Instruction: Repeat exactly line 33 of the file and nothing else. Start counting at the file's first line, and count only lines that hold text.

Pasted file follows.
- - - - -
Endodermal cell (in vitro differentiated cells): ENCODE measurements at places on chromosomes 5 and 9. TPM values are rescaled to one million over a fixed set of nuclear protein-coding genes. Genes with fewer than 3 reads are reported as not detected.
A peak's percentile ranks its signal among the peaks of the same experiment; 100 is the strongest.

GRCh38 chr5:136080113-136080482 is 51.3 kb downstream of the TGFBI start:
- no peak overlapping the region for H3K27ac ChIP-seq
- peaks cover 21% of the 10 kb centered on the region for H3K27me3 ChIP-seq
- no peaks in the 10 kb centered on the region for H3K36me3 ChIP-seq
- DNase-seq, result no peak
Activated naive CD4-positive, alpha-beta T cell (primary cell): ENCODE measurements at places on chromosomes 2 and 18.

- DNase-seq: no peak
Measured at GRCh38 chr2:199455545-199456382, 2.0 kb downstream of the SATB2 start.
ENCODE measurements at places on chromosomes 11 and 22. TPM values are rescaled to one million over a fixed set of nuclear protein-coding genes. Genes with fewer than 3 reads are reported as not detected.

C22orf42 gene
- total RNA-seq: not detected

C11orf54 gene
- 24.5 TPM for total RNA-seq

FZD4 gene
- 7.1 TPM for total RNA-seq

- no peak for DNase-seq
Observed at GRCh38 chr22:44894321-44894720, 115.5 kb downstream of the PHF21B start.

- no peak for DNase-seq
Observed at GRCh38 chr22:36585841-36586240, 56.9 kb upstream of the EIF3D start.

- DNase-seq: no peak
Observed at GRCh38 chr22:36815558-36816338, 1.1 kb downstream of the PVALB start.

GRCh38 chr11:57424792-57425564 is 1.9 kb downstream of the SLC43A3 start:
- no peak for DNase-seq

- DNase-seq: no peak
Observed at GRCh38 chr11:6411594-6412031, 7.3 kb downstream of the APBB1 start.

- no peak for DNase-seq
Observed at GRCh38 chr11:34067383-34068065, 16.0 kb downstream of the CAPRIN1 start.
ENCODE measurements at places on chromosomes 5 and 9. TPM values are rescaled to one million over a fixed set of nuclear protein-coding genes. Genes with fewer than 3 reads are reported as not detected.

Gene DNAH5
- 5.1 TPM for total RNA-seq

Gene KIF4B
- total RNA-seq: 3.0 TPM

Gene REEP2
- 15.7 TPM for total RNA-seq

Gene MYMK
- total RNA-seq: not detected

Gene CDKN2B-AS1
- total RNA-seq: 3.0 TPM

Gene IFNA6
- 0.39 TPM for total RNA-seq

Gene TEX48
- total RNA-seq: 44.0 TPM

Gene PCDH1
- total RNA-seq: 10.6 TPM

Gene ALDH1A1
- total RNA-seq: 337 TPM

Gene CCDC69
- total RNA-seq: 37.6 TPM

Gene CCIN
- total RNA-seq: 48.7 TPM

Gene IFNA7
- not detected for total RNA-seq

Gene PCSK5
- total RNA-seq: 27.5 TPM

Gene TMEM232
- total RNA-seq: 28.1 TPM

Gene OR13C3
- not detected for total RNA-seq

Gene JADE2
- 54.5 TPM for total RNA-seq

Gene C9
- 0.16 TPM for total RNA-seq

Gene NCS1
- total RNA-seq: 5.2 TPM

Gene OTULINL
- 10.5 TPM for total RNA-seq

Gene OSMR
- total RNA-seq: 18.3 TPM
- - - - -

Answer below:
Gene KIF4B